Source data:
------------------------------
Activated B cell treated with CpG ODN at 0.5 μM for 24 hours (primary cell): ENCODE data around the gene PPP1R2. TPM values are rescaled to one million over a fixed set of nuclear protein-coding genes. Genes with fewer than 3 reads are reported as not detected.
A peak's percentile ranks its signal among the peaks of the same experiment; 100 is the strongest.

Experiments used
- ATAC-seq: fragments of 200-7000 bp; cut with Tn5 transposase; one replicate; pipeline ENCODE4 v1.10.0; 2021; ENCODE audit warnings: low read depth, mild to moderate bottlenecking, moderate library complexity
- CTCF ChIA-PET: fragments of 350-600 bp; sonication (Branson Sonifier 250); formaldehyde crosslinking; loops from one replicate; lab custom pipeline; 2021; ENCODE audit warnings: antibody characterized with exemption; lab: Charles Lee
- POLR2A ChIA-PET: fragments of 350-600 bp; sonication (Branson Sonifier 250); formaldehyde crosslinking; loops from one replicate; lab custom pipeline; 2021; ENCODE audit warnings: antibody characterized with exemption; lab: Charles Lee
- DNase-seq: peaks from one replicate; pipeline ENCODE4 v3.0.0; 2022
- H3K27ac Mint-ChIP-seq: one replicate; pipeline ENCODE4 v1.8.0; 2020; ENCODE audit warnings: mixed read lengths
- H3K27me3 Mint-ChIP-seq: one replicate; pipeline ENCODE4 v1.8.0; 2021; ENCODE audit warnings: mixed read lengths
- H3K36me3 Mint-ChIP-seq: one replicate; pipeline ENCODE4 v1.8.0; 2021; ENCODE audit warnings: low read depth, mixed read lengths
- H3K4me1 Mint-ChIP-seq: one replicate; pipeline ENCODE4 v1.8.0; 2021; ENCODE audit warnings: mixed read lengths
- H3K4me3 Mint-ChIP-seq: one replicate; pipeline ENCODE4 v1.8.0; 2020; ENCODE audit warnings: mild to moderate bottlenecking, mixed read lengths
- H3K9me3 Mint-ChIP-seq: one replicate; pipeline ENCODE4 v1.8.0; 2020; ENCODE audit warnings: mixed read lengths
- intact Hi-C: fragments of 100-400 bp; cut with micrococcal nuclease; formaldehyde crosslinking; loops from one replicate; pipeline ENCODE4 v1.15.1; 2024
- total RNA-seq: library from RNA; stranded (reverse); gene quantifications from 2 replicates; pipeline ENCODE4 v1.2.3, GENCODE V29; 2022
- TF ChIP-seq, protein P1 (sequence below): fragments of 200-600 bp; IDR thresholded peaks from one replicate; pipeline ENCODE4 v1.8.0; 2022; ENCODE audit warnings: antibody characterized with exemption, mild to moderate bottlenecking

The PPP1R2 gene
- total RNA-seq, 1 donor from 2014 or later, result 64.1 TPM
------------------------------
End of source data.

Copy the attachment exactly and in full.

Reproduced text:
Activated B cell treated with CpG ODN at 0.5 μM for 24 hours (primary cell): ENCODE data around the gene PPP1R2. TPM values are rescaled to one million over a fixed set of nuclear protein-coding genes. Genes with fewer than 3 reads are reported as not detected.
A peak's percentile ranks its signal among the peaks of the same experiment; 100 is the strongest.

Experiments used
- ATAC-seq: fragments of 200-7000 bp; cut with Tn5 transposase; one replicate; pipeline ENCODE4 v1.10.0; 2021; ENCODE audit warnings: low read depth, mild to moderate bottlenecking, moderate library complexity
- CTCF ChIA-PET: fragments of 350-600 bp; sonication (Branson Sonifier 250); formaldehyde crosslinking; loops from one replicate; lab custom pipeline; 2021; ENCODE audit warnings: antibody characterized with exemption; lab: Charles Lee
- POLR2A ChIA-PET: fragments of 350-600 bp; sonication (Branson Sonifier 250); formaldehyde crosslinking; loops from one replicate; lab custom pipeline; 2021; ENCODE audit warnings: antibody characterized with exemption; lab: Charles Lee
- DNase-seq: peaks from one replicate; pipeline ENCODE4 v3.0.0; 2022
- H3K27ac Mint-ChIP-seq: one replicate; pipeline ENCODE4 v1.8.0; 2020; ENCODE audit warnings: mixed read lengths
- H3K27me3 Mint-ChIP-seq: one replicate; pipeline ENCODE4 v1.8.0; 2021; ENCODE audit warnings: mixed read lengths
- H3K36me3 Mint-ChIP-seq: one replicate; pipeline ENCODE4 v1.8.0; 2021; ENCODE audit warnings: low read depth, mixed read lengths
- H3K4me1 Mint-ChIP-seq: one replicate; pipeline ENCODE4 v1.8.0; 2021; ENCODE audit warnings: mixed read lengths
- H3K4me3 Mint-ChIP-seq: one replicate; pipeline ENCODE4 v1.8.0; 2020; ENCODE audit warnings: mild to moderate bottlenecking, mixed read lengths
- H3K9me3 Mint-ChIP-seq: one replicate; pipeline ENCODE4 v1.8.0; 2020; ENCODE audit warnings: mixed read lengths
- intact Hi-C: fragments of 100-400 bp; cut with micrococcal nuclease; formaldehyde crosslinking; loops from one replicate; pipeline ENCODE4 v1.15.1; 2024
- total RNA-seq: library from RNA; stranded (reverse); gene quantifications from 2 replicates; pipeline ENCODE4 v1.2.3, GENCODE V29; 2022
- TF ChIP-seq, protein P1 (sequence below): fragments of 200-600 bp; IDR thresholded peaks from one replicate; pipeline ENCODE4 v1.8.0; 2022; ENCODE audit warnings: antibody characterized with exemption, mild to moderate bottlenecking

The PPP1R2 gene
- total RNA-seq, 1 donor from 2014 or later, result 64.1 TPM